This a monthly series which I have been publishing for quite some years. You can subscribe here, to get the latest cheese delivered directly on to your screen.
When I visited Petra Elsen on a research trip in May 2008 and wrote about her in my first cheese book, the title of that passage was “The Hommerdingen hero”:
On the map Hommerdingen is just a tiny dot southwest of Bitburg, not far from the Luxemburg border, but in the new realm of German cheeses it deserves three stars: “one of the best cheesemakers, worth a special journey”.
Seen from a conventional farmer’s perspective, Petra Elsen is a drop-out, who in 1986 immediately after finishing high school, took over the small part-time estate of her elderly parents. After agricultural training she switched to biodynamic farming, worked on two goat dairy farms in Poitou in the west of France, and on her return replaced her parents’ ten dairy cows with goats. The special character of her cheeses is rooted as much in the wide landscape of the southern Eifel as in herself, and I could see it in the direct way her grey brown eyes looked at me, as thoughtful as the goats’ slanted ones. “Running that farm all by myself, with old ones to look after, seemed doomed from the start on”, she told me on that grey morning, “and goats around here are considered ‘dirty ones’… but I always get started first, and then sort it out somehow.”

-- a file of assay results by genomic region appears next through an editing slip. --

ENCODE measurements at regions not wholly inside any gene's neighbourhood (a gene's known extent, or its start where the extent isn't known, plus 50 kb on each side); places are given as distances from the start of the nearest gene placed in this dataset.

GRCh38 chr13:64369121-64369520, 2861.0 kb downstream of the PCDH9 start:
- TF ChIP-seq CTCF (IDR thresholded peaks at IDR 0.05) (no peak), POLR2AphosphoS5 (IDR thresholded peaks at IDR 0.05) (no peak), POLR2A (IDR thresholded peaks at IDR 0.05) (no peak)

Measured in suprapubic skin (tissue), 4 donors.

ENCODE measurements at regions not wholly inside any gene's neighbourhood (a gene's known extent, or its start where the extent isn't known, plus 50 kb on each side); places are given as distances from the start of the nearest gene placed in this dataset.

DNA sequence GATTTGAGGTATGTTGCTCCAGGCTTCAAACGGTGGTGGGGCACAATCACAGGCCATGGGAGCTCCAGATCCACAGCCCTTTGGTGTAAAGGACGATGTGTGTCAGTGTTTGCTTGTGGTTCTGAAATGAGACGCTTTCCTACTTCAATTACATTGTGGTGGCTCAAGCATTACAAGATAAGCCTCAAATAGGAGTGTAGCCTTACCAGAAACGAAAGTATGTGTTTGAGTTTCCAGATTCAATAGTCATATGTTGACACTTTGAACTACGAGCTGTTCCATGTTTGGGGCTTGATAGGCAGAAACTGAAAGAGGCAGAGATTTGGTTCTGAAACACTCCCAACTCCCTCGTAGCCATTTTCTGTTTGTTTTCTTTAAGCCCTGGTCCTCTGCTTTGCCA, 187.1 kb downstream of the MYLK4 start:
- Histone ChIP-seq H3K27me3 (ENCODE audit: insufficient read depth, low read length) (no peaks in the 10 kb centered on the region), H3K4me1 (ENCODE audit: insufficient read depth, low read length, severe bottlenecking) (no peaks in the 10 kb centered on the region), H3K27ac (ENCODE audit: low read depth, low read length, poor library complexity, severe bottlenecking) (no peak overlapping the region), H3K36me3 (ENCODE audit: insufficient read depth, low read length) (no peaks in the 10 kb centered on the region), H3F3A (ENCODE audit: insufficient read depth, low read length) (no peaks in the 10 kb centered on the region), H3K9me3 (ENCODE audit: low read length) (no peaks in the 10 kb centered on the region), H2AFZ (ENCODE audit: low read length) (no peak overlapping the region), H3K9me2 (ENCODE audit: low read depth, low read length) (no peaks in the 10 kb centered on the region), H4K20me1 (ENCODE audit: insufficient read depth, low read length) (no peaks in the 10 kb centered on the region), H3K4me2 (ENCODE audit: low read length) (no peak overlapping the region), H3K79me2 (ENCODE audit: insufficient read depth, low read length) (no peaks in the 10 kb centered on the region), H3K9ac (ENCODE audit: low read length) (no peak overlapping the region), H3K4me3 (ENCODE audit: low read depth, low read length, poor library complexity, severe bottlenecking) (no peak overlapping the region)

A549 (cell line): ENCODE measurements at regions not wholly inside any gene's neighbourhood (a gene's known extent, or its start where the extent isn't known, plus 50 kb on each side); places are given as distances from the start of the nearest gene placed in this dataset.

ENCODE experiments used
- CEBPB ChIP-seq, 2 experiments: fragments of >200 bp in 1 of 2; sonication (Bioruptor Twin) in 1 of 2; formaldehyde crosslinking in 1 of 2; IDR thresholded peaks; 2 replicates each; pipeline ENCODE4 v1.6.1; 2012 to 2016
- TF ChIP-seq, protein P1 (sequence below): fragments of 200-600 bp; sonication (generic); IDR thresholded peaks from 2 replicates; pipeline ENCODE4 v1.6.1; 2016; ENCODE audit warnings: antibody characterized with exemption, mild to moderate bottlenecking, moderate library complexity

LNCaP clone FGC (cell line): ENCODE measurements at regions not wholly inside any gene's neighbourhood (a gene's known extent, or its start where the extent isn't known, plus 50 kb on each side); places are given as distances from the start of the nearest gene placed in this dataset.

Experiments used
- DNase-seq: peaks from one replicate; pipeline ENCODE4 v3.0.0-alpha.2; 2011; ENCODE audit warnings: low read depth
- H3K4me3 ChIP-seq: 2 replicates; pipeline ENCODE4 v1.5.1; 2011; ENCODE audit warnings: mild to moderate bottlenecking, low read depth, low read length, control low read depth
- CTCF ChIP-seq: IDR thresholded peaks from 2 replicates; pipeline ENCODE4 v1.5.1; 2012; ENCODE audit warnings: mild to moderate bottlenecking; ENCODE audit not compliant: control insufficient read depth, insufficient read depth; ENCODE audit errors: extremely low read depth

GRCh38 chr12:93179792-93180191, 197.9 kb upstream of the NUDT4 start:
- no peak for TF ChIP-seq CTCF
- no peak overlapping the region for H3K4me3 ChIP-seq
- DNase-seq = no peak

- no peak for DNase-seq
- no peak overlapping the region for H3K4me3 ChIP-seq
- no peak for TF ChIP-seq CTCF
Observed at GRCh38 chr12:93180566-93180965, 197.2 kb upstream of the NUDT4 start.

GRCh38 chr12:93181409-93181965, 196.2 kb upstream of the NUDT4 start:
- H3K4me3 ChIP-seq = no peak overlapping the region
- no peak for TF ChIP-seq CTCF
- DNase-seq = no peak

Which today is even more obvious. Five years ago a fire destroyed the dairy. The animals were safe and taken in by neighbours – “the whole village helped” she says battling with tears, in this short SWR TV feature. Even so, it was the start of a hard, difficult bureaucratic battle to rebuild, long years without cheese that only ended last summer. And now – hooray! – once again, goat cheese is being made in Hommerdingen.
Here are some pictures from that feature:
Petra Elsen makes three kinds of cheeses of different size and shape that taste quite differently. For all three she adds starter cultures to the evening milk, mixing in the morning milk and rennet the next day. The resulting curd is very soft and delicate, it floats over the tongue. She ladles it very carefully by hand, turning the young cheeses repeatedly and dry-salting them, so that yeasts can settle in and form a very thin, soft rind.
The log-shaped Buchette has the size of a Sainte Maure, is somewhat drier in texture and bolder in taste, whereas the Chevrette, a small flat disc, tends to be quite sweet and round. Both are very dense, almost like toffee. Chevrondelle is a new creation, larger than is traditional for this kind of cheesemaking, and it tends to become more creamy with time. Actually, all three are my cheeses of this month – and with each bite I savour I am sending out my deep gratitude for all the hard work, dedication and skills they represent.
If you enjoyed reading this, you might consider clicking on the button below and supporting me in my work. I’d be more than happy and very grateful. Thank you.